Cows are amongst the gentlest of breathing creatures; none show more passionate tenderness to their young when deprived of them; and, in short, I am not ashamed to profess a deep love for these quiet creatures. –Thomas De Quincey
North Carolina meant we could up our dairy game by acquiring a cow. [Nevermind the fact that we added goats again, and I plan on milking all my dairy capable animals very soon.] Over the 3 years we’ve had cows in our life I’ve developed a deep love for them too. Not sure about “most gentlest” but I love them anyways.
Two weeks ago Meiushi calved and we welcomed a beautiful baby heifer to our farm. After much deliberation we settled on Kitsune (Kit-su-nay) for her name. A kitsune is a Japanese mythical fox creature with multiple tails. So it fits with our Japanese themed names, and the kids call her “Kit Kat” because she is perfectly chocolate brown.
We’ve been waiting on this baby for about 2 years. We wanted a calf spring of 2018, but the guy who came to do the artificial insemination messed up and never told us. Sigh. So last December, when our first calf went off to become beef we took Mei to be bred to an actual bull who lives up the street. A pregnancy test confirmed she was bred, so we’ve been counting down the days. On the day Kit was born Mei was acting weird. Weird in a way I can totally relate too…huge and cranky and desperate for the baby to just come already. So we checked on her every few hours. Mid-afternoon I came down and there were more legs than there were the last time. I ran to the house and everyone came down to meet our new addition.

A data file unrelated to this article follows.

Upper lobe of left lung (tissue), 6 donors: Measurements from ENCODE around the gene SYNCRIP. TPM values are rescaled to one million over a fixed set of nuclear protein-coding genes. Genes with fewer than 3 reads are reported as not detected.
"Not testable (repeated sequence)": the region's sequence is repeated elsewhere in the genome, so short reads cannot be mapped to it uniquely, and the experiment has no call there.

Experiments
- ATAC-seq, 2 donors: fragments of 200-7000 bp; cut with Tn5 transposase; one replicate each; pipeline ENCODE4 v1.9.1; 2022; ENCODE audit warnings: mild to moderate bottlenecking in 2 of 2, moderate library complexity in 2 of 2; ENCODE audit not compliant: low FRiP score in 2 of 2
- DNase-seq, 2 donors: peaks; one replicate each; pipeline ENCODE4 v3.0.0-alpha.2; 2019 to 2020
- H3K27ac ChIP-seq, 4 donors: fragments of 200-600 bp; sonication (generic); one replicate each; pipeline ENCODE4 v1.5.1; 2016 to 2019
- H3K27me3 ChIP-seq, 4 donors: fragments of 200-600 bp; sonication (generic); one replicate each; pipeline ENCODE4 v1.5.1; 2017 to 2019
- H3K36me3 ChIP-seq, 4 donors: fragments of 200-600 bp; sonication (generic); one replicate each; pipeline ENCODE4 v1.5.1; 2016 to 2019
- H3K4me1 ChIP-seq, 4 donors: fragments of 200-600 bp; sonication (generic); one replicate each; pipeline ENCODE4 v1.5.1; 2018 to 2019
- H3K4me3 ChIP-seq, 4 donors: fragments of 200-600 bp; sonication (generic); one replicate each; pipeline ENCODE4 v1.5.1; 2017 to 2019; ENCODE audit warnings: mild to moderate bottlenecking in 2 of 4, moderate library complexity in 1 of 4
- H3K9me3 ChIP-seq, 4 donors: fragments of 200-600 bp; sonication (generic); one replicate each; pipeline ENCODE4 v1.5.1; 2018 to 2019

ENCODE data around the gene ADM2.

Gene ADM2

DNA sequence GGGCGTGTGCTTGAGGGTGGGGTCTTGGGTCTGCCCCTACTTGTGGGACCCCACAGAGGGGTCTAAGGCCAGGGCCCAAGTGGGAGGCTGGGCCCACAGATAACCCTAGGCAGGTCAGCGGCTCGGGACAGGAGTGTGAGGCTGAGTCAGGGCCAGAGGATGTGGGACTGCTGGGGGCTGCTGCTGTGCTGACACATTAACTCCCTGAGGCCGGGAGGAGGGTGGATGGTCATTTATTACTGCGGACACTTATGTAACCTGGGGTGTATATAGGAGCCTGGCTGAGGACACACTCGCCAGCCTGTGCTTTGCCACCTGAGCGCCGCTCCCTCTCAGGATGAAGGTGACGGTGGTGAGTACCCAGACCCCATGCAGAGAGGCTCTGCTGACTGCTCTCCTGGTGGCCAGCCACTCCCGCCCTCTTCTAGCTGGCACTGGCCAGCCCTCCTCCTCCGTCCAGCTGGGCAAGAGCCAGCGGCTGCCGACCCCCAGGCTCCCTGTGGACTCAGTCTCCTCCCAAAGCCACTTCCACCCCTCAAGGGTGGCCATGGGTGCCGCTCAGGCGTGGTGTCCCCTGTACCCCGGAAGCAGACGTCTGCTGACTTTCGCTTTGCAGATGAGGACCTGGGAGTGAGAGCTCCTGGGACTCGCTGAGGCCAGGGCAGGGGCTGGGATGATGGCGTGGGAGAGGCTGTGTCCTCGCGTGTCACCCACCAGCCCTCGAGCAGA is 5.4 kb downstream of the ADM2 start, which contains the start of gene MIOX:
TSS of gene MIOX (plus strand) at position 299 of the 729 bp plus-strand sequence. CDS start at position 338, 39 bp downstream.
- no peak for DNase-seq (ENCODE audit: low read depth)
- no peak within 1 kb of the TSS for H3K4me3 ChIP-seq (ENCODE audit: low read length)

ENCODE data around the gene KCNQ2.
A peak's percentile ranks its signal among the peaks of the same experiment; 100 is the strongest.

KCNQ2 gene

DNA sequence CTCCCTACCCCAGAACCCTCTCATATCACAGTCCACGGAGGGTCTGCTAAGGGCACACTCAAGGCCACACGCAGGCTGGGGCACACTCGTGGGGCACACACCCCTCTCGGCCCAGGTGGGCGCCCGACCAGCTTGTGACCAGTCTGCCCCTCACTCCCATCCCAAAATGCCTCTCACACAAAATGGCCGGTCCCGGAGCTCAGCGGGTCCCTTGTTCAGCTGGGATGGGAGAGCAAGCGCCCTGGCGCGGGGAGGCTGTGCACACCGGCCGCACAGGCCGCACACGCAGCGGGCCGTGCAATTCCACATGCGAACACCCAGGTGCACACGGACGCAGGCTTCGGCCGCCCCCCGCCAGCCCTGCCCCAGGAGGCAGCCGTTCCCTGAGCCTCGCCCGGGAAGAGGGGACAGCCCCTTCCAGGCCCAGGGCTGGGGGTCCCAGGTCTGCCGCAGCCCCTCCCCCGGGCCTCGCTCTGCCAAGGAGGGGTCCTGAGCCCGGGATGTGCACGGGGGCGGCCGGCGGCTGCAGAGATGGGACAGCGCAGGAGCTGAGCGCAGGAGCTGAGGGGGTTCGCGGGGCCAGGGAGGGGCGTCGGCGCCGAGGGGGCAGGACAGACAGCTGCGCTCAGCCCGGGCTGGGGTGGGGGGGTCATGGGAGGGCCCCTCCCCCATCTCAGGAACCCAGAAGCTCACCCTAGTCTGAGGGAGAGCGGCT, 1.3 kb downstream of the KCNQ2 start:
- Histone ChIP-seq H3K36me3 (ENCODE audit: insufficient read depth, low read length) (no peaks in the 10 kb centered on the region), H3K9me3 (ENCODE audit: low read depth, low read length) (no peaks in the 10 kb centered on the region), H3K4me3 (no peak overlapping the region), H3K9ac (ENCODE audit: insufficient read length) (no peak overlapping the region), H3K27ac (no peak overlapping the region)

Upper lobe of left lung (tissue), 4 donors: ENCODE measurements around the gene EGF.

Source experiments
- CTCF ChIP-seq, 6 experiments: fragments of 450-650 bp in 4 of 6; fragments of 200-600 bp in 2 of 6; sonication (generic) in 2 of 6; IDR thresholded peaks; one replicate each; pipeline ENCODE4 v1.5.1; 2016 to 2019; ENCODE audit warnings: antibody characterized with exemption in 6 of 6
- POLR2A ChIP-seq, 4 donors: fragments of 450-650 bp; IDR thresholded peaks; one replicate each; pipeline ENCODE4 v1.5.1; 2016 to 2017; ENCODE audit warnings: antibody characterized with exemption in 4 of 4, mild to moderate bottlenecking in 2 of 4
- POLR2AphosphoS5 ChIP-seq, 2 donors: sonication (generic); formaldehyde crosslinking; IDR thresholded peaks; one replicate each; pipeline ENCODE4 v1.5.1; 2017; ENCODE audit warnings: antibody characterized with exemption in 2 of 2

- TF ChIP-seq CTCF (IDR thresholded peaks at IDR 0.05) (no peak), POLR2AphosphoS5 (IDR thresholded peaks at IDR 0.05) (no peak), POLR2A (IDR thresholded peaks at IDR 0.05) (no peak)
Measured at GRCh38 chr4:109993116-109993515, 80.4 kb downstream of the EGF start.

While it would be cool to see the actual birth, I’m beyond grateful that Mei’s calves come easily and quickly. Drama free birth is a huge blessing. Kit nursed easily and continues to grow and is delightfully frisky. She also has shown an inherent respect for the fence, unlike our first calf who made us play “find the baby” while her mama bellowed, almost every morning.
Milking started earlier than I was planning, since Kit isn’t drinking all Mei is producing. When you have a cow walking around with her udder leaking because it’s bursting at the seams, you’ve got to do something. So we did and I’m happy to report we are back in delicious milk and cream. Soon there will be cheese (I’m experimenting with Norwegian Brown cheeses) and yogurt (my goal in life is to make yogurt from our milk that my girls like).
This morning, though, it was time to get Kit in her halter and start getting her used to being handled. Garyn is used to lunging their horses at riding lessons (that’s where you hold the end of a long rope attached to the horse’s halter and let them run in a circle around you to burn off energy before you actually ride) so hanging on to a baby cow was no problem.
Because Kitsune is female there are two options for her future. Option #1 is raise her out for two years and make her beef. Our first calf we only raised out to 18 months and it just wasn’t long enough. Slowly but surely we are climbing the learning curve of beef production. Option #2 is breed her when she is about 15-18 months old and have her raise calves that will then become beef, in addition to Mei. Luckily, we have a year to decide.